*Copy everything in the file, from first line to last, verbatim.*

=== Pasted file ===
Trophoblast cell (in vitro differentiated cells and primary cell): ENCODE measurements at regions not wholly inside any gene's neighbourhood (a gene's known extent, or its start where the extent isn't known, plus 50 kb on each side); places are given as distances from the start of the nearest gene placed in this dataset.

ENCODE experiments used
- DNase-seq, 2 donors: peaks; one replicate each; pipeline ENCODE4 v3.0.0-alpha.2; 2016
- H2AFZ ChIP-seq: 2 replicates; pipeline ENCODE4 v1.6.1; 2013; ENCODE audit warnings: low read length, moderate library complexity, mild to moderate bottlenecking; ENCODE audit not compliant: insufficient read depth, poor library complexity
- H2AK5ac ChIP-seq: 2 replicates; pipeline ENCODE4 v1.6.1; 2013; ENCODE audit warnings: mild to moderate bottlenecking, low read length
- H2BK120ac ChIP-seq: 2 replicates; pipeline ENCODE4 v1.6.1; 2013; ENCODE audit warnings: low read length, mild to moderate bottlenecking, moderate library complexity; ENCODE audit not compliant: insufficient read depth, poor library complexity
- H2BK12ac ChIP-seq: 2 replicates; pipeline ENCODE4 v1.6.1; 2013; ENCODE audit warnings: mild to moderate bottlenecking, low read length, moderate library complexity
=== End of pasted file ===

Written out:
Trophoblast cell (in vitro differentiated cells and primary cell): ENCODE measurements at regions not wholly inside any gene's neighbourhood (a gene's known extent, or its start where the extent isn't known, plus 50 kb on each side); places are given as distances from the start of the nearest gene placed in this dataset.

ENCODE experiments used
- DNase-seq, 2 donors: peaks; one replicate each; pipeline ENCODE4 v3.0.0-alpha.2; 2016
- H2AFZ ChIP-seq: 2 replicates; pipeline ENCODE4 v1.6.1; 2013; ENCODE audit warnings: low read length, moderate library complexity, mild to moderate bottlenecking; ENCODE audit not compliant: insufficient read depth, poor library complexity
- H2AK5ac ChIP-seq: 2 replicates; pipeline ENCODE4 v1.6.1; 2013; ENCODE audit warnings: mild to moderate bottlenecking, low read length
- H2BK120ac ChIP-seq: 2 replicates; pipeline ENCODE4 v1.6.1; 2013; ENCODE audit warnings: low read length, mild to moderate bottlenecking, moderate library complexity; ENCODE audit not compliant: insufficient read depth, poor library complexity
- H2BK12ac ChIP-seq: 2 replicates; pipeline ENCODE4 v1.6.1; 2013; ENCODE audit warnings: mild to moderate bottlenecking, low read length, moderate library complexity